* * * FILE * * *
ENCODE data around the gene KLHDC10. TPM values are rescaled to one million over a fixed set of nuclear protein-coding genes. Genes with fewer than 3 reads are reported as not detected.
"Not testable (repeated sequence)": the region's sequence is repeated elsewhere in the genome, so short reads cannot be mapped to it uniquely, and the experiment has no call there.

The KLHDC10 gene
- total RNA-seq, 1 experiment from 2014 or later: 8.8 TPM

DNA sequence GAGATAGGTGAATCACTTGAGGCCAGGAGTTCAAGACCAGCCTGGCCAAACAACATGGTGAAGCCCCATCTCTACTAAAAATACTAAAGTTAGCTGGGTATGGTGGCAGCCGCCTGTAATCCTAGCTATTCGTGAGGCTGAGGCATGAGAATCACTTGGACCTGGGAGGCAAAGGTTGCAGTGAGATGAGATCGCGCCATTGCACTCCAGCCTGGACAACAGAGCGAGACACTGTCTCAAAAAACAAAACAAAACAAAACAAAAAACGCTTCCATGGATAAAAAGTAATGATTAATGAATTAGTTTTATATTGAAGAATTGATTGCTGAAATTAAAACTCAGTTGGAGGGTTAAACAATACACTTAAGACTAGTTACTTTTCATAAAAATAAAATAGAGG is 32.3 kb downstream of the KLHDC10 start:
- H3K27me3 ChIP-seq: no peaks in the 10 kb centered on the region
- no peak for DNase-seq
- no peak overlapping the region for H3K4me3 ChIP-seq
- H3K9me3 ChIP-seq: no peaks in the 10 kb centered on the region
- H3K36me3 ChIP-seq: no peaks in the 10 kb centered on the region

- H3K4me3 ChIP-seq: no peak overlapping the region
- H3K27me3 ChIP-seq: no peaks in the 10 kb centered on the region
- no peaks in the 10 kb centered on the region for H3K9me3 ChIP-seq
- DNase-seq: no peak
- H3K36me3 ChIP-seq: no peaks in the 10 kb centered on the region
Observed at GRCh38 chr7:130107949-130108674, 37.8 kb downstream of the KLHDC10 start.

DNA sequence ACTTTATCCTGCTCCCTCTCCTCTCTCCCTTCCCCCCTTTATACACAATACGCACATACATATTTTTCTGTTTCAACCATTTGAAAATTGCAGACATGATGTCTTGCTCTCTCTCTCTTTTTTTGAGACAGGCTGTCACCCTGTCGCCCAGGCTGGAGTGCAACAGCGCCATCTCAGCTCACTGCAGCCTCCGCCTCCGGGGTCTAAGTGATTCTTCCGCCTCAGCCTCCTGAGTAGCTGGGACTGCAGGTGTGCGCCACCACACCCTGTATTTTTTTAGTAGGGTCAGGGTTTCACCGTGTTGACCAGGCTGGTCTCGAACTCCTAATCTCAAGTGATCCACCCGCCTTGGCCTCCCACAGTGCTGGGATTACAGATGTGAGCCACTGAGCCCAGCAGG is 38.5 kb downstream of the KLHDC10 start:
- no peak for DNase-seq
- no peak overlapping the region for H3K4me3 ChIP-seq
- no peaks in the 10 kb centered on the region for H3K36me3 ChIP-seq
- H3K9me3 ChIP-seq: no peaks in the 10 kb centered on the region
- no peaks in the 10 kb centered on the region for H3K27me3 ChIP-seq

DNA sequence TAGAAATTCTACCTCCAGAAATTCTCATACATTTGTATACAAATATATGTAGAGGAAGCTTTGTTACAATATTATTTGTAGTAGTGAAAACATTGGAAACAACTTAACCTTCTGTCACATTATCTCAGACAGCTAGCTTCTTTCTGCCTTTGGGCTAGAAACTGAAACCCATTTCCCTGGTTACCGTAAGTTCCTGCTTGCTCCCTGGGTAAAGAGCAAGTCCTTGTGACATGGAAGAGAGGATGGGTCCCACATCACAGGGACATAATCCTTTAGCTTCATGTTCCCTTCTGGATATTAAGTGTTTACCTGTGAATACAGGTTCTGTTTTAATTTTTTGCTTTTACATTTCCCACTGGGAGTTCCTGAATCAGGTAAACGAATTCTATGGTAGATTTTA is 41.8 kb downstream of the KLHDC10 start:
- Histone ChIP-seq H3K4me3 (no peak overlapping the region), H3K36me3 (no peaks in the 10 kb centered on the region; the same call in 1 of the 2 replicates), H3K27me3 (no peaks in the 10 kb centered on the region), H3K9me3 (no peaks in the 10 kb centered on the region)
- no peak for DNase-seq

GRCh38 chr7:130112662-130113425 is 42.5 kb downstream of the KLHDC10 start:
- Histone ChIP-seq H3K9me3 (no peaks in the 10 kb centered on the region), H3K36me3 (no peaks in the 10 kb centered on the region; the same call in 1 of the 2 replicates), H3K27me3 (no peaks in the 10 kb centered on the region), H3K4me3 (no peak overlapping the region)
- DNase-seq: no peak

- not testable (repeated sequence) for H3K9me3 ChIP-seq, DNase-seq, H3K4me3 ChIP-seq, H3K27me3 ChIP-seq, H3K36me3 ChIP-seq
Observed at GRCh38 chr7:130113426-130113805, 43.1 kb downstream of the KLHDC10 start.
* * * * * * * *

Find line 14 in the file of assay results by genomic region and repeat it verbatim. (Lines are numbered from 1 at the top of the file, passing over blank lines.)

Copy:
- DNase-seq: no peak